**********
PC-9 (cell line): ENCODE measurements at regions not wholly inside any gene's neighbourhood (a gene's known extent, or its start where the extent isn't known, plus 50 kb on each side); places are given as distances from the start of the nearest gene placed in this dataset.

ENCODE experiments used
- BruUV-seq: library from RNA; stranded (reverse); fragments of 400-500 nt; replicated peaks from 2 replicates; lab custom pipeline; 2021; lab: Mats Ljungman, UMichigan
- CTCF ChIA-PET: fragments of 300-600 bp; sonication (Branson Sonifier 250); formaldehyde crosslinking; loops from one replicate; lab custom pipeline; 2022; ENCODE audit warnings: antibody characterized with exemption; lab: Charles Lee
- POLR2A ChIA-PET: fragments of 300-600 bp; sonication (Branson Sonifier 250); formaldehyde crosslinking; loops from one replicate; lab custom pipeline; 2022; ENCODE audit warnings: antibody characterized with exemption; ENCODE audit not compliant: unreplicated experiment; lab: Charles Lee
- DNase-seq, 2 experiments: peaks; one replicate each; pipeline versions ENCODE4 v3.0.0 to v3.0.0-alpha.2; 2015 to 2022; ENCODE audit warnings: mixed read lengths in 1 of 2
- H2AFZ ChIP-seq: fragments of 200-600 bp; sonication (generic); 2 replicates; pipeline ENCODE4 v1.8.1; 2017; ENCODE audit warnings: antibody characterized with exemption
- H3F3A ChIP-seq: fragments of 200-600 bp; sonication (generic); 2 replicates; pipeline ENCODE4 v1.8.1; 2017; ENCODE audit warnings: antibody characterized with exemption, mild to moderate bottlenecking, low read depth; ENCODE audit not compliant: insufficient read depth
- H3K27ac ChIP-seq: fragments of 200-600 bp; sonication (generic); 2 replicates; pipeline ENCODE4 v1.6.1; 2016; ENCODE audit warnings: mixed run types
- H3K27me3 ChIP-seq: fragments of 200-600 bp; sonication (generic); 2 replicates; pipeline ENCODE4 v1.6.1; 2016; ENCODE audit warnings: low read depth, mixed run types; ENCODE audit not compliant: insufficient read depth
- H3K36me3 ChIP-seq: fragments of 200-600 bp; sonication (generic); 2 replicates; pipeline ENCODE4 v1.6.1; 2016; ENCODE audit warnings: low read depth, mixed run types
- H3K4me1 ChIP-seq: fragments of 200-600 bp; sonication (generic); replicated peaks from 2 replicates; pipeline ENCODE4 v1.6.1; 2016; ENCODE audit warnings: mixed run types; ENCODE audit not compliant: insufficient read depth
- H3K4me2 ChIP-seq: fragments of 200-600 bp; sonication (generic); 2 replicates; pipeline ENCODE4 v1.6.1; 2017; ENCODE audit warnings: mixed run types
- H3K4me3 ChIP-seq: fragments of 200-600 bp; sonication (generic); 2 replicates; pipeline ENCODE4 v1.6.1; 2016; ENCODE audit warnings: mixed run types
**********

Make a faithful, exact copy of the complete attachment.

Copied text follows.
PC-9 (cell line): ENCODE measurements at regions not wholly inside any gene's neighbourhood (a gene's known extent, or its start where the extent isn't known, plus 50 kb on each side); places are given as distances from the start of the nearest gene placed in this dataset.

ENCODE experiments used
- BruUV-seq: library from RNA; stranded (reverse); fragments of 400-500 nt; replicated peaks from 2 replicates; lab custom pipeline; 2021; lab: Mats Ljungman, UMichigan
- CTCF ChIA-PET: fragments of 300-600 bp; sonication (Branson Sonifier 250); formaldehyde crosslinking; loops from one replicate; lab custom pipeline; 2022; ENCODE audit warnings: antibody characterized with exemption; lab: Charles Lee
- POLR2A ChIA-PET: fragments of 300-600 bp; sonication (Branson Sonifier 250); formaldehyde crosslinking; loops from one replicate; lab custom pipeline; 2022; ENCODE audit warnings: antibody characterized with exemption; ENCODE audit not compliant: unreplicated experiment; lab: Charles Lee
- DNase-seq, 2 experiments: peaks; one replicate each; pipeline versions ENCODE4 v3.0.0 to v3.0.0-alpha.2; 2015 to 2022; ENCODE audit warnings: mixed read lengths in 1 of 2
- H2AFZ ChIP-seq: fragments of 200-600 bp; sonication (generic); 2 replicates; pipeline ENCODE4 v1.8.1; 2017; ENCODE audit warnings: antibody characterized with exemption
- H3F3A ChIP-seq: fragments of 200-600 bp; sonication (generic); 2 replicates; pipeline ENCODE4 v1.8.1; 2017; ENCODE audit warnings: antibody characterized with exemption, mild to moderate bottlenecking, low read depth; ENCODE audit not compliant: insufficient read depth
- H3K27ac ChIP-seq: fragments of 200-600 bp; sonication (generic); 2 replicates; pipeline ENCODE4 v1.6.1; 2016; ENCODE audit warnings: mixed run types
- H3K27me3 ChIP-seq: fragments of 200-600 bp; sonication (generic); 2 replicates; pipeline ENCODE4 v1.6.1; 2016; ENCODE audit warnings: low read depth, mixed run types; ENCODE audit not compliant: insufficient read depth
- H3K36me3 ChIP-seq: fragments of 200-600 bp; sonication (generic); 2 replicates; pipeline ENCODE4 v1.6.1; 2016; ENCODE audit warnings: low read depth, mixed run types
- H3K4me1 ChIP-seq: fragments of 200-600 bp; sonication (generic); replicated peaks from 2 replicates; pipeline ENCODE4 v1.6.1; 2016; ENCODE audit warnings: mixed run types; ENCODE audit not compliant: insufficient read depth
- H3K4me2 ChIP-seq: fragments of 200-600 bp; sonication (generic); 2 replicates; pipeline ENCODE4 v1.6.1; 2017; ENCODE audit warnings: mixed run types
- H3K4me3 ChIP-seq: fragments of 200-600 bp; sonication (generic); 2 replicates; pipeline ENCODE4 v1.6.1; 2016; ENCODE audit warnings: mixed run types